lights at the speed bump. It might have been D.C.'s big, serious four-door or
it might not have been.

Aubrey
felt warm inside, like all her blood had heated up a couple of degrees, like
she was just out of a hot bath or had just drank a big glass of red wine. She
shook her head and smile lines appeared at the edges of her apple-red lips.
It's just unbelievable, girl, she thought, what you've done with your life.
Nineteen going on a hundred. You finally find a guy you can halfway stand, he
trembles when you touch him through his clothes and you let him drive away.

Oh
that you would kiss me, with the kisses of your mouth!

Song
in the Bible.

I
sucked you off in a theater.

Song
on the radio.

Has
everything changed, or nothing?

She
rinsed the dishes, dried her hands and worked in some lotion. The fragrance was
of lavender. Through the window she saw the black ocean and the pale sand and
the white rush where the water broadened onto the beach then receded.

In the middle of the
living room Aubrey stood and looked out at the water and the night. Thinking of
the different shades of black, she pried off her high heels, then got down on
all fours. Balance. She could smell the lavender. From there she was eye level
to the arm of the black leather sofa.

Tentatively she
placed her left hand out. Tentatively she raised her right knee and slid it
forward. Then the hard part, the transfer of weight to her other hand and the
moment of peril as the left knee came up to support her.

She
wavered just a little, but when her left leg settled beneath her she was okay
and very focused because she had to repeat the whole complex procedure again.
Her doctor friend, the shrink, had advised her to do this. She had never
learned. She had walked at eleven months.

Her
doctor friend had said that for an adult to develop fully, to form certain
concepts, especially mathematical ones, she needed to know how to crawl.

Then
she heard the knock at the door. A flash of embarrassment went through her as
she realized what she was: a six-foot woman in a short black dress crawling
across her living room through the scent of lavender.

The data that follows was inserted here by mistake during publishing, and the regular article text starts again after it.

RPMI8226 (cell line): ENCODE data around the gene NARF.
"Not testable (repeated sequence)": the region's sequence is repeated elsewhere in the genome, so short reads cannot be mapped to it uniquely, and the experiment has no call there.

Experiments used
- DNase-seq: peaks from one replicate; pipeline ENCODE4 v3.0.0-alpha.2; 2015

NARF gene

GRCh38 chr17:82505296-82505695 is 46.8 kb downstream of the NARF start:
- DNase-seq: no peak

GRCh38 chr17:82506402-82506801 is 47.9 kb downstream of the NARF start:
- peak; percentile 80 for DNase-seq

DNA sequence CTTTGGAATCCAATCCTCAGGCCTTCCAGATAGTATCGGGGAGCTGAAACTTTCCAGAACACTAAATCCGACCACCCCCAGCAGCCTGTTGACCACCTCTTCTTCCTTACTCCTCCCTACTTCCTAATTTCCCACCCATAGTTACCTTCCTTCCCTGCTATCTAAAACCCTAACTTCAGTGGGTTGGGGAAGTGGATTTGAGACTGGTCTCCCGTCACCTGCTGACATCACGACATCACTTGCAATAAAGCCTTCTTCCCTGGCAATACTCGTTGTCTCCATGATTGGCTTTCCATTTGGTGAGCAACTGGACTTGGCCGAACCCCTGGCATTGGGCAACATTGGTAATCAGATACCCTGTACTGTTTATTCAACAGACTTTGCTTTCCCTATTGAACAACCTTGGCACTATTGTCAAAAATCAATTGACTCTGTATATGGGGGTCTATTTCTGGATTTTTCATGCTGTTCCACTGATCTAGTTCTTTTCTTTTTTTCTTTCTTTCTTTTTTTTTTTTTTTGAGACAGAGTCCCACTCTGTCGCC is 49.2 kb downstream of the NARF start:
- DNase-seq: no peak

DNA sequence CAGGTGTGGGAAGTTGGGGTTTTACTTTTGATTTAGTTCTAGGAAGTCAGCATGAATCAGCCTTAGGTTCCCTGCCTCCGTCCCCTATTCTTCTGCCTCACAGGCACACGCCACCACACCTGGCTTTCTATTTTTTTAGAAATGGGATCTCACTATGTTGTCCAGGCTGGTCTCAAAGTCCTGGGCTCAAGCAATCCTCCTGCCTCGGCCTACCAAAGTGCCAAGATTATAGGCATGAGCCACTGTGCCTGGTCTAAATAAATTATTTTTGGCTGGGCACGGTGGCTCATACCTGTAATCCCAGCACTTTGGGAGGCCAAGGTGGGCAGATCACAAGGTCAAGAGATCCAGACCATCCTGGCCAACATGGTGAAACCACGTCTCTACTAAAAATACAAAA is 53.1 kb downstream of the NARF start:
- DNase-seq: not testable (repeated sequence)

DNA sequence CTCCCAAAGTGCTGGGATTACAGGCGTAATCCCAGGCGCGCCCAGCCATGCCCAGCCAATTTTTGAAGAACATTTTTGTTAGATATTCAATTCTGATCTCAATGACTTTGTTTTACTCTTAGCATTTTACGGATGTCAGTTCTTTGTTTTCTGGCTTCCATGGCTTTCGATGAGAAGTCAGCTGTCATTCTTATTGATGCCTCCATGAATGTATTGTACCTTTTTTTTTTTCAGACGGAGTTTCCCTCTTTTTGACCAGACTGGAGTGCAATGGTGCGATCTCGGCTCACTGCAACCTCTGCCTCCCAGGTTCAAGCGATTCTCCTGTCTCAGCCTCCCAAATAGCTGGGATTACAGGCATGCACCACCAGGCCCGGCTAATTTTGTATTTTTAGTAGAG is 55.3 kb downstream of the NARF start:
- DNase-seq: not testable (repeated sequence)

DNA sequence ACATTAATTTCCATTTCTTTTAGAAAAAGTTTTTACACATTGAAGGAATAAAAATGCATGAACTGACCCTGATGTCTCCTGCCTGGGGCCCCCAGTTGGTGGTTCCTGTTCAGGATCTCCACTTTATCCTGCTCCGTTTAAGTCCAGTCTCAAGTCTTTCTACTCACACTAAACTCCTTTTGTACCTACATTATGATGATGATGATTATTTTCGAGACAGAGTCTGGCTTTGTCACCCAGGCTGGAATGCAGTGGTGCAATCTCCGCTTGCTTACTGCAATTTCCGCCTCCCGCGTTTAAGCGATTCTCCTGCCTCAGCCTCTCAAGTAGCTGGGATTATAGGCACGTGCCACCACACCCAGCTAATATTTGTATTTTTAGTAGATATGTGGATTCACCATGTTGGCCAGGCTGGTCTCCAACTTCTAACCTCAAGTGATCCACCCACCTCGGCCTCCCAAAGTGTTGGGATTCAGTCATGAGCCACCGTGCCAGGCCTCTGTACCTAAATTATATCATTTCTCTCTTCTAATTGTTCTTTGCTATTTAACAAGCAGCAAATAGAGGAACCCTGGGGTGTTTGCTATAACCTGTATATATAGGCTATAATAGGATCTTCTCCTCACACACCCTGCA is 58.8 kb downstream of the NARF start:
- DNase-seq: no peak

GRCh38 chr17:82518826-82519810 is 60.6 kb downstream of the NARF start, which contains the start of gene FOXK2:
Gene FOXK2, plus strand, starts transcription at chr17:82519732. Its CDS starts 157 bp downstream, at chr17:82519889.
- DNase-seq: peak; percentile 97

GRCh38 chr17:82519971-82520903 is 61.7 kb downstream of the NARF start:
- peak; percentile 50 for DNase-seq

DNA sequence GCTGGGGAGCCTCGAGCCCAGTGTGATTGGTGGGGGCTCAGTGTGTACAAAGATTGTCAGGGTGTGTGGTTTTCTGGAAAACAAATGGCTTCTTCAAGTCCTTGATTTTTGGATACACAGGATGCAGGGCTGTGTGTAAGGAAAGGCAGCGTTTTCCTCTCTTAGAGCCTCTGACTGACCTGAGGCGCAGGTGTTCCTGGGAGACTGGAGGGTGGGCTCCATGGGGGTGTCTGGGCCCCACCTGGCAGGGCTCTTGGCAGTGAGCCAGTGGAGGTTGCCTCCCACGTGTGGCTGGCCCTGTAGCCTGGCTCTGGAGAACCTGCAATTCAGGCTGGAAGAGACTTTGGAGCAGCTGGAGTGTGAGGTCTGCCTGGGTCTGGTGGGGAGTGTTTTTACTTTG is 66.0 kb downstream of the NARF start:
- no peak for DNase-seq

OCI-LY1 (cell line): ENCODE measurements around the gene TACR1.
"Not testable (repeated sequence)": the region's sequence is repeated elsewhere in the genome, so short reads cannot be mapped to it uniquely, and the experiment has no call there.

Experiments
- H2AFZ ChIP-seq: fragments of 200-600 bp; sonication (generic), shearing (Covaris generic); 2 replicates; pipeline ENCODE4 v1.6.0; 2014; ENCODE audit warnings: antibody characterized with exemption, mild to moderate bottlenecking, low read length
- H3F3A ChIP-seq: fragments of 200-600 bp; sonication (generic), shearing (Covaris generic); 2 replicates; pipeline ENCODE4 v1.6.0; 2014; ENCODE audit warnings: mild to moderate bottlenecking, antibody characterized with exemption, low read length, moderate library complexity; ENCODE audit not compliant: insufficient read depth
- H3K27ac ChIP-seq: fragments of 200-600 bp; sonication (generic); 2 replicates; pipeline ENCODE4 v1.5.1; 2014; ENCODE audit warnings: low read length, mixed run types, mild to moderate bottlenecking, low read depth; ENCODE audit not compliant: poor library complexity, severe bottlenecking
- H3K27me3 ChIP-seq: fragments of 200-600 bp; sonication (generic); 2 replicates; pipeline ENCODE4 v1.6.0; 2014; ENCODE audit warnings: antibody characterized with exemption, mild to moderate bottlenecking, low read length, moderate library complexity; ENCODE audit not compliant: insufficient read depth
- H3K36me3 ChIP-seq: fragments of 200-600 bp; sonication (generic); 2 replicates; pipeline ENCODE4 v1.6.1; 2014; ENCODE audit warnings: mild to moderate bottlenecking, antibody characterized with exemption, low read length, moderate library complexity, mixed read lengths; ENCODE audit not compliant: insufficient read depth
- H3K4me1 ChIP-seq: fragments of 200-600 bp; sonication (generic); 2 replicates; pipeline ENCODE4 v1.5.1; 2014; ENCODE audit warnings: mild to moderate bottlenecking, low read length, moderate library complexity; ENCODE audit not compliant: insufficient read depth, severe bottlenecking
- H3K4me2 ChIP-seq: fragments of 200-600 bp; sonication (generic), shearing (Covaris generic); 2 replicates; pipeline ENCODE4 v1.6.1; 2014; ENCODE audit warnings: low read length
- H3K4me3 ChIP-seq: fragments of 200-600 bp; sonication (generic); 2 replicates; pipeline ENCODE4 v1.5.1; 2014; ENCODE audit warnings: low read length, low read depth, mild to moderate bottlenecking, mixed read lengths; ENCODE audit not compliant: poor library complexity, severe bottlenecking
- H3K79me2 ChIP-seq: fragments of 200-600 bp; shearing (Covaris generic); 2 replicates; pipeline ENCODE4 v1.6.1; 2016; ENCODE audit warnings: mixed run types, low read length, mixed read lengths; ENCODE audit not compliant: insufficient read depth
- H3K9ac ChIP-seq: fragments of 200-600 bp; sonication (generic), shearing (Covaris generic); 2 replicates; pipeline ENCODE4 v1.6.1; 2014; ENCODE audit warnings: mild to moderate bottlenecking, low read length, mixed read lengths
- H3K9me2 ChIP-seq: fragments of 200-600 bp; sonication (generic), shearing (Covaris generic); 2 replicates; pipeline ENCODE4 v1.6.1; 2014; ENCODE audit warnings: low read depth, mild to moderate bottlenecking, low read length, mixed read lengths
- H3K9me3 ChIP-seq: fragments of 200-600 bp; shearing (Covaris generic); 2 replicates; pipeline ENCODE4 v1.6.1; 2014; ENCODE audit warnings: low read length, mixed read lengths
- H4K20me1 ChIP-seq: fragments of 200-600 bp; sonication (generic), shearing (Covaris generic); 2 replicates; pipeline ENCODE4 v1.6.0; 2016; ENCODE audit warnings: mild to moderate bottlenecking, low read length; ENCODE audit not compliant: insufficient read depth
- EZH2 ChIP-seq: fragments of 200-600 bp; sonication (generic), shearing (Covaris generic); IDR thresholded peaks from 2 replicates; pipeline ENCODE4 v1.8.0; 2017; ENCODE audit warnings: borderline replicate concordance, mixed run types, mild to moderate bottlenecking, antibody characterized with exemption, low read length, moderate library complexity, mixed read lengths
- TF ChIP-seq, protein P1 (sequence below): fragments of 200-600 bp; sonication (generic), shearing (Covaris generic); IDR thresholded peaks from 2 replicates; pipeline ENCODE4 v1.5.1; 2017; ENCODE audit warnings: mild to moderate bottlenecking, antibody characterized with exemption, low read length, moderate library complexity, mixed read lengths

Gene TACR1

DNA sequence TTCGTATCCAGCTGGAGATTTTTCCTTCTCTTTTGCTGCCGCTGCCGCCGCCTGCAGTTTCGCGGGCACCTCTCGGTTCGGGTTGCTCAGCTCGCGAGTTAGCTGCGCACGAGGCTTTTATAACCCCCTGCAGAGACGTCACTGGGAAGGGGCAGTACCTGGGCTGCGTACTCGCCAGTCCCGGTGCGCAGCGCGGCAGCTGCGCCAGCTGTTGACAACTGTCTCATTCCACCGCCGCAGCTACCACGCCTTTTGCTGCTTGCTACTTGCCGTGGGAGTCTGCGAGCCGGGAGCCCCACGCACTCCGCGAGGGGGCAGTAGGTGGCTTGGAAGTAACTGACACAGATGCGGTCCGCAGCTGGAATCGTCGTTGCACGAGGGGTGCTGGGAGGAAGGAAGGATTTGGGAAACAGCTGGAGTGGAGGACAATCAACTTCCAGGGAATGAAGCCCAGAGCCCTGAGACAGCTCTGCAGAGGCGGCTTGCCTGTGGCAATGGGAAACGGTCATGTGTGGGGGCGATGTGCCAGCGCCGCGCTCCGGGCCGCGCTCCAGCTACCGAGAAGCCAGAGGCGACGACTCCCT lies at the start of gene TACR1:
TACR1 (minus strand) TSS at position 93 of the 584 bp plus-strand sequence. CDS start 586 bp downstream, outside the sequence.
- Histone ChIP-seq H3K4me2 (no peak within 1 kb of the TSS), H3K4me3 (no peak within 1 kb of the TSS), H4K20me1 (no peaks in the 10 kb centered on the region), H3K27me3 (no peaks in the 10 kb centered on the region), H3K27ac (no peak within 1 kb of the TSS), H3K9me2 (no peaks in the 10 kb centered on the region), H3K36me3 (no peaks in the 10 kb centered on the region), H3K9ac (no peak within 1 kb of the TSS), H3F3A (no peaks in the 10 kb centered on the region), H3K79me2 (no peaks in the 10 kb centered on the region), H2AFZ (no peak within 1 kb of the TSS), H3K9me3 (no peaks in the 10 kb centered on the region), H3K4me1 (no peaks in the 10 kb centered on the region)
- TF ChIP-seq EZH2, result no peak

She
sprang up and walked over. "Who's there?"

"Just
me again, Aubrey—"

It
was a little hard to hear, with all the cars roaring by on Coast Highway.

"—Your
Dark Cloud."

She
flipped the outside light switch and looked through the peephole. The bug bulb
must have finally burned out because all she saw was one corner of the
apartment building across the alley laced with Christmas lights, and the tiny
headlights out on Coast Highway, miniaturized in a fish-eye lens clouded with
moisture. She hadn't replaced that bulb in months. When she opened the door she
was smiling because she half expected his return, because she knew he was in
her control now. And because she was happy.

Then
her smile died from the inside out and she formed her last thought: No!.

 

Contents

Chapter One

 

Chapter Two

 

Chapter
Three

 

Chapter
Four

 

Chapter
Five

 

Chapter Six

 

Chapter
Seven

 

Chapter
Eight

 

Chapter
Nine

 

Chapter Ten

 

Chapter
Eleven

 

Chapter
Twelve

 

Chapter
Thirteen

 

Chapter
Fourteen

 

Chapter
Fifteen

 

Chapter
Sixteen

 

Chapter
Seventeen

 

Chapter
Eighteen

 

Chapter
Nineteen

 

Chapter
Twenty

 

Chapter
Twenty-One

 

Chapter
Twenty-Two

 

Chapter
Twenty-Three

 

Chapter
Twenty-Four

 

Chapter
Twenty-Five

 

Chapter
Twenty-Six

 

Chapter
Twenty-Seven

 

Chapter
Twenty-Eight

 

Chapter
Twenty-Nine

 

Chapter
Thirty

 

Chapter
Thirty-One

 

Chapter